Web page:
My coworkers even took care of my kids. Every year, the company hosts a Back to School Fair for the children of employees. The kids get to play games, win prizes, and have fun, and every child receives a free backpack full of school supplies to start off the school year on the right foot. Again, there’s no cost involved for employees. My kids love going every year, and I made an offhand comment to one of my friends at work about how my kids were going to miss going to the fair this year since I was still out on medical leave when it happened. So what did my old team do? They “adopted” my kids for the day and brought them to the fair.

Our senior leaders often talk about our caring culture and our commitment to our employees, but I truly saw it in action this year. Our extremely reasonably priced insurance with excellent benefits allowed me to get some of the best healthcare in the world, and I didn’t go bankrupt in the process. I didn’t have to worry about my job while I was out on leave. I didn’t have to worry about going back to work right after my surgery or while I was beginning treatment. My company said, “Don’t worry. Just get better.”

They didn’t do it for fame or glory, or for me to write a nice blog post about it.

They did it because it was the right thing to do.

Which is why it truly felt like a homecoming when I was finally released to go back to work last week. It has been a really emotionally and mentally challenging few months for me (understatement of the century). I was starting to wonder if I’d ever be anything but a Cancer Patient again. Going back to work has given me purpose again. It’s let me start thinking about other things besides watching mindless reality TV (I still love you, Real Housewives, and I’m not ashamed). The summer months kept me somewhat preoccupied because the girls were home with me, but when they went back to school at the end of August, I felt like, “What do I do now?!” Going back to work has allowed me to feel HUMAN again. NORMAL. Not sick.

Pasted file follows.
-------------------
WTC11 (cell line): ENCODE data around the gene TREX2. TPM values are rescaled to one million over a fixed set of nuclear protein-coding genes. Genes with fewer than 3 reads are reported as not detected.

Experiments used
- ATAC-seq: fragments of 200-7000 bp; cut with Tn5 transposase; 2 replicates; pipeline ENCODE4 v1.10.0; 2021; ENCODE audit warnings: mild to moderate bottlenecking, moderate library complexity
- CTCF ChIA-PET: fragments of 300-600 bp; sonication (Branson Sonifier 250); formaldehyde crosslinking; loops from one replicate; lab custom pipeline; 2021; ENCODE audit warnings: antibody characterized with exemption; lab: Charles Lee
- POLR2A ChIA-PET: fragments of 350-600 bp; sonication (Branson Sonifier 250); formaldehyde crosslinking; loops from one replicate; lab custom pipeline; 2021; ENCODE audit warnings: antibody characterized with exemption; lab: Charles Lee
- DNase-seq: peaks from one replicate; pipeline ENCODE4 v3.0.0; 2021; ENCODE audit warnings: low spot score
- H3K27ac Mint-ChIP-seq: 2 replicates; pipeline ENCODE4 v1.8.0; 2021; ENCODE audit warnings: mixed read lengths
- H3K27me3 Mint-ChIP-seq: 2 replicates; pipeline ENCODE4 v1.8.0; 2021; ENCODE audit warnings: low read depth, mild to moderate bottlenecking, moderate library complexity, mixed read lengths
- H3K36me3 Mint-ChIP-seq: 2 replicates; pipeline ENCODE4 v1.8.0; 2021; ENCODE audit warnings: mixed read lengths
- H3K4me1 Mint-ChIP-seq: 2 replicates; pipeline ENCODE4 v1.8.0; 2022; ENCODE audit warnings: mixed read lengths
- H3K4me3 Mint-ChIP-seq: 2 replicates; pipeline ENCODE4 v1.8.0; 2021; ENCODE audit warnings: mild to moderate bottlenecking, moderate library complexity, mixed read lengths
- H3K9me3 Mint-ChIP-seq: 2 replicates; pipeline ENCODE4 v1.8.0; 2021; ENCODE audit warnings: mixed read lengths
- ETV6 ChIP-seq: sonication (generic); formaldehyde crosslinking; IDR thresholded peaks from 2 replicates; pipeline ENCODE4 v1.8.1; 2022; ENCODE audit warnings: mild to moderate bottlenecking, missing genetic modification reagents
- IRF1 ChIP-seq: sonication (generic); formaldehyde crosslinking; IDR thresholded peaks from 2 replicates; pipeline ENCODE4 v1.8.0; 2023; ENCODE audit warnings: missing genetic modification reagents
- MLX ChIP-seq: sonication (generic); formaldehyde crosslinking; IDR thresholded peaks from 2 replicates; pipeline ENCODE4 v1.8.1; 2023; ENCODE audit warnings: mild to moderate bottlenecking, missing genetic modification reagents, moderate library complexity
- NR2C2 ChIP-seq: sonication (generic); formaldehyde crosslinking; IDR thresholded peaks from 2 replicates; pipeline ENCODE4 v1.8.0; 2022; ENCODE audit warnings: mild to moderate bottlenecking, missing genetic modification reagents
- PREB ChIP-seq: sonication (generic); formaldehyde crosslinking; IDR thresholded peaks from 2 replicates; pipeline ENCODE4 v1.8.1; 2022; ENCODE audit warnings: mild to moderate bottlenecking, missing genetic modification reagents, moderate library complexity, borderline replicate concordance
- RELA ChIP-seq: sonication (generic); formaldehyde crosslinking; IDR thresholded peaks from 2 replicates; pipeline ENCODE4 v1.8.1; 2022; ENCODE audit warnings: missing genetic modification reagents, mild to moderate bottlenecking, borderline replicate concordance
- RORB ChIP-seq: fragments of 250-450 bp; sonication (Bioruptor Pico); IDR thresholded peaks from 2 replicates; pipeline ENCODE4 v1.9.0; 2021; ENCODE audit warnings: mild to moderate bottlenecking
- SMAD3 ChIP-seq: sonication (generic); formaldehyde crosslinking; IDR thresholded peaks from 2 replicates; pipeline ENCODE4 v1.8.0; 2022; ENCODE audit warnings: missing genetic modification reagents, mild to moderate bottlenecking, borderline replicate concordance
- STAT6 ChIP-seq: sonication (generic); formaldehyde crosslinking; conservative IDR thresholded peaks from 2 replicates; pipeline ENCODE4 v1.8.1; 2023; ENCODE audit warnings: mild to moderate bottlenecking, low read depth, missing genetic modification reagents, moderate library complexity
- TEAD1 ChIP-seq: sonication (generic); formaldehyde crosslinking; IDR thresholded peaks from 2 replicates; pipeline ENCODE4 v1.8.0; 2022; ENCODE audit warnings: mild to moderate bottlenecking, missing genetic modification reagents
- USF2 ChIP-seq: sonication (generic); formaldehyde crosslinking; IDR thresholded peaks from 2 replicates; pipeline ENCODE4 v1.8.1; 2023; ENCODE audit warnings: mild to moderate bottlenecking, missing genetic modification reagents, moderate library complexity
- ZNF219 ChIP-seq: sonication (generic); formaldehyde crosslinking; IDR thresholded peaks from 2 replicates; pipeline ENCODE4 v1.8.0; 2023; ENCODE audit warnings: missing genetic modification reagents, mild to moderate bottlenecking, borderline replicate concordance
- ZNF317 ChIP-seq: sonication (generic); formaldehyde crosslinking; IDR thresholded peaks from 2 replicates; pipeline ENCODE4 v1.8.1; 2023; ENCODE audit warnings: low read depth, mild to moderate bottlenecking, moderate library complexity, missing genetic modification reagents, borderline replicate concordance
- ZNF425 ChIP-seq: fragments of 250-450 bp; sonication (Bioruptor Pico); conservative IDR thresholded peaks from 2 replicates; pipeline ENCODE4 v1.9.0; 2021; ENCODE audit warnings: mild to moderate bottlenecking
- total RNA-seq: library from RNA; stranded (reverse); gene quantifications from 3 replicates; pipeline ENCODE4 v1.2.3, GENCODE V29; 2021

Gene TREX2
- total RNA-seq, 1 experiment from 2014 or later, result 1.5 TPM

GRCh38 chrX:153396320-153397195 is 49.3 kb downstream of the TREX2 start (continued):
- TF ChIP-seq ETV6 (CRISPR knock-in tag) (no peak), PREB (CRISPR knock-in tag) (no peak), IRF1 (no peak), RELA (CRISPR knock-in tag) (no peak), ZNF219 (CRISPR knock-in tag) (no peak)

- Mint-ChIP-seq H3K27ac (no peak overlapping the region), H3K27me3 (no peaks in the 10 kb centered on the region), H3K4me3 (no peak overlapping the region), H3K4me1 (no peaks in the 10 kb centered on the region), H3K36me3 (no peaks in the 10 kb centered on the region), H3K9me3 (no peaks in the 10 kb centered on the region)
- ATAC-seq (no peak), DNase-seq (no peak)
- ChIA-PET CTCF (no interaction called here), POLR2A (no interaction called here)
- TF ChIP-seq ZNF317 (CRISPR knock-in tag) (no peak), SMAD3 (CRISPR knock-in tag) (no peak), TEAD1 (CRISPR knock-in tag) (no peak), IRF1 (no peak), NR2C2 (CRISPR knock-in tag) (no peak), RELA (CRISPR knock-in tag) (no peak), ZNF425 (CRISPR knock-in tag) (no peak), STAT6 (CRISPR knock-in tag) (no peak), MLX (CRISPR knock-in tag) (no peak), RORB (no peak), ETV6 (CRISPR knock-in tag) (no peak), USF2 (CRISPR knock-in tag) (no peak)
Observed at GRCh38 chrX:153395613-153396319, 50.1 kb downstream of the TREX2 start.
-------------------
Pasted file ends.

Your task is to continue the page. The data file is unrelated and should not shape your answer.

I maybe teared up a little when I approached Las Vegas Boulevard for the first time. But I’ve otherwise kept it together. Probably because I’ve had everyone from senior management to our janitorial team hug me and say how happy they am to see me back at work. It’s easy to have your spirits buoyed when everyone is so genuinely excited to see you and you know they’re in your corner.

I would be remiss not to mention how supportive my husband’s employer has been as well. They also went above and beyond to support us through all of this, despite my husband just taking the job with them in January. Where would we be without our employers? I have no idea, and I don’t even want to entertain the thought.

Of course, I am eternally grateful for our family and friends who have been relentless in their support as well. But you guys kind of have to like me. Haha! Kidding! Your thoughtfulness and abundantly kind deeds have not gone unnoticed one bit.

To borrow a gambling phrase, when the chips are down, you learn really quickly who’s in your corner. I’m lucky to have some giants in mine.


Opinions shared here and throughout my blog are solely my own and are not the views of or endorsed by my employer.